"The only problem is if we're really dry, they're going to be dry too. But, I worry about it. It's one of those things that keeps me up at night in the spring and summer," she says.

To keep areas susceptible to burning from blowing up, prescribed fires can be used as a preventive measure. And that's what the Nature Conservancy has been doing at the Wells Barren Preserve in York County for more than 30 years.

A controlled burn
Brian Bechard
Maine Public
A controlled burn at Wells Barren Preserve in October.

"The idea is to get good fire on the ground to do restoration for the species and the habitat as well as to protect the community," says John Bailey, a land manager and a burn boss for the Nature Conservancy who says the 367-acre preserve is an unusual, ecological habitat for Maine.

It's a sandplain grassland that's home to 11 state endangered or threatened animals and nine rare plants. It's also considered an important migratory and nesting area for more than 100 species of birds. Bailey says the vegetation is dependent on periodic, low-intensity fire to help it thrive.

"By using the prescribed fire, we're going in and we're cleansing off the ground from built-up fuels," he says. "So that's like leaf litter and needle cast and debris."

A planned, 25-acre controlled burn like this one also provides training for qualified Nature Conservancy staff and volunteers. They use drip torches and lighters to set the fire once they've gone over safety precautions and made certain that weather conditions are just right. Trucks loaded with water are standing by to put out any errant smokes or flames.

"The nice thing about prescribed fire is that it moves slowly. We always want to take our time with fire," says Amanda Mahaffey, a deputy director with the Forest Stewards Guild who is helping out with the fire.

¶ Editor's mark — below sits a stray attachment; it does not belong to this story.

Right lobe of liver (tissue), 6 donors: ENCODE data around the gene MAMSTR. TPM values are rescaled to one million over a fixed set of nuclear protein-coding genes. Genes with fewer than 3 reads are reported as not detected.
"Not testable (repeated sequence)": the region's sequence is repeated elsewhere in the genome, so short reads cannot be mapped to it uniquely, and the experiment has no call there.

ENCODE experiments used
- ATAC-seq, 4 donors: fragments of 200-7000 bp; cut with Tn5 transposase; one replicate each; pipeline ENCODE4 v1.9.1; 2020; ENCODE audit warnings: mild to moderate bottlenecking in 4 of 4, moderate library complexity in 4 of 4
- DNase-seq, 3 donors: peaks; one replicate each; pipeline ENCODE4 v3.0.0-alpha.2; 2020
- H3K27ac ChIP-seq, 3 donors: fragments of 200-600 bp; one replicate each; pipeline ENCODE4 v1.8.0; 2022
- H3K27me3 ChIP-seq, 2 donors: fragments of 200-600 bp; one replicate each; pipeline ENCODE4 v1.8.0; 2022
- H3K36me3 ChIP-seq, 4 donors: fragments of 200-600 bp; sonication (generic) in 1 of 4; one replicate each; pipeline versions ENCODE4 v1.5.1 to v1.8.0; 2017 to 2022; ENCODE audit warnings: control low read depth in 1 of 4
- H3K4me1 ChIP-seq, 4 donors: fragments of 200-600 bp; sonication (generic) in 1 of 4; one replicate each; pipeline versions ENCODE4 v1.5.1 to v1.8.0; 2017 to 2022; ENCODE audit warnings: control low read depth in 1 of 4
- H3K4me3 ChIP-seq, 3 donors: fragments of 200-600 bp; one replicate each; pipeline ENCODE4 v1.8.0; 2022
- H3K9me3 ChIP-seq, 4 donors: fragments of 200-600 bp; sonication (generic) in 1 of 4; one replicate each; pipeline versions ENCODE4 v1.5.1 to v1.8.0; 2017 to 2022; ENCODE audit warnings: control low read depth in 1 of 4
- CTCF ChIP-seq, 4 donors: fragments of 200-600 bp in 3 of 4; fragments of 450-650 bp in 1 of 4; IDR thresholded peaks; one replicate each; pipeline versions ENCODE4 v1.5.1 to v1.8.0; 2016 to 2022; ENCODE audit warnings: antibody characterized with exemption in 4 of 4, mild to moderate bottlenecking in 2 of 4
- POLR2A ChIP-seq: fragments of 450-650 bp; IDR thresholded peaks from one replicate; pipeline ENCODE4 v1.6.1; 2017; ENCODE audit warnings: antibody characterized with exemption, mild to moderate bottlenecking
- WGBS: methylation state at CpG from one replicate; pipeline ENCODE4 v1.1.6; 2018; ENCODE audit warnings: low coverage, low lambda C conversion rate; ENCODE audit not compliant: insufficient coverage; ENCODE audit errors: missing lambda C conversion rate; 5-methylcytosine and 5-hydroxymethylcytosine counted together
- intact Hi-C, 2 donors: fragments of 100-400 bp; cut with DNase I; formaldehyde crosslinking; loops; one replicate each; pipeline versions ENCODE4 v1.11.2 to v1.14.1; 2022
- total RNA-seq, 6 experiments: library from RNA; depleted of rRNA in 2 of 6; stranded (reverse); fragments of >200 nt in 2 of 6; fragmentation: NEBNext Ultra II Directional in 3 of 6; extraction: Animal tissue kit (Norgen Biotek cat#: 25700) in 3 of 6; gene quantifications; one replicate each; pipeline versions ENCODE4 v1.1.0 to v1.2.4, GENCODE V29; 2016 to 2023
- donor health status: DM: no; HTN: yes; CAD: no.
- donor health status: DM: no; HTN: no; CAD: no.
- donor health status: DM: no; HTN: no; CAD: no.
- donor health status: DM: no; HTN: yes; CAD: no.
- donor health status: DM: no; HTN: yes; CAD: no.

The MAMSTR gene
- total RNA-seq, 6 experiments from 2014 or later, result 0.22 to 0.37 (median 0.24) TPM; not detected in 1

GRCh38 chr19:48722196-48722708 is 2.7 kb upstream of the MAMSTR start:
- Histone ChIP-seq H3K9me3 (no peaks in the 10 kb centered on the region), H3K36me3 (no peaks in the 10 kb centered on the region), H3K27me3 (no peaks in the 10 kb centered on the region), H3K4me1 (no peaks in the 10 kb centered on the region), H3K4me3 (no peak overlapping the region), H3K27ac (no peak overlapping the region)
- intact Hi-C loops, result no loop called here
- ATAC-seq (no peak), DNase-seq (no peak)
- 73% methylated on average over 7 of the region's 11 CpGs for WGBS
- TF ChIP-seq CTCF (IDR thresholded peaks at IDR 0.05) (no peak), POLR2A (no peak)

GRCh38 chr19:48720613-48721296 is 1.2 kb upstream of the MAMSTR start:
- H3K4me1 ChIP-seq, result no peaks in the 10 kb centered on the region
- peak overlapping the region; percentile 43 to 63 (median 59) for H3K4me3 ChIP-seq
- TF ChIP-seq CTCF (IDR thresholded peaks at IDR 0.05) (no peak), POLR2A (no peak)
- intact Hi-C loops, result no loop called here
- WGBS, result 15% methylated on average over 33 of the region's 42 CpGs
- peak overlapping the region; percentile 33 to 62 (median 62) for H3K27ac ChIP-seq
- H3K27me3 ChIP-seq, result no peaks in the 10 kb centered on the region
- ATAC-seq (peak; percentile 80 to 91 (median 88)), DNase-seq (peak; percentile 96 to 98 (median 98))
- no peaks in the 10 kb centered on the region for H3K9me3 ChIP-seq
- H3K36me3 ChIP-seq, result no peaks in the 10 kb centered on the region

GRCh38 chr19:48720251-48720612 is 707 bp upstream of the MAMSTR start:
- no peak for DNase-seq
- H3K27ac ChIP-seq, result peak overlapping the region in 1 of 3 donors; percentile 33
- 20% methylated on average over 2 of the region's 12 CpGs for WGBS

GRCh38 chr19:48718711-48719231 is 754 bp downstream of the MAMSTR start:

Fire boss John Bailey with the Nature Conservancy at a controlled burn at the Wells Barren Preserve.
Susan Sharon
Maine Public
Fire boss John Bailey with the Nature Conservancy at a controlled burn at the Wells Barren Preserve.

Mahaffey says she is hopeful prescribed burns like this one will be used more regularly around the state.

"I think that as we see drier, droughtier conditions and more unpredictable conditions and fuels changing over time, that prescribed fire is one of those tools that we can use to help keep the landscape safe, help keep people safe and help maintain some of the really cool natural areas like we have here at the Wells Barrens," she says.

Three years ago, just north of the preserve, a 315-acre wildfire broke out in a remote, forested area after a property owner left a brush fire unattended. Bailey says it took more than 80 firefighters three days to bring it under control.

"At the end of the day, there were 19 different departments, folks from all over the place. There were dozers and helicopters. It was probably the largest fire I've seen here in my career in southern Maine," he says. "I felt like I was out West again."

No one was injured and no homes were lost but Bailey says it could have been much worse. That's because the forest that burned was full of natural fuels. The area had been under consideration for a prescribed burn but Bailey says it didn't happen in time.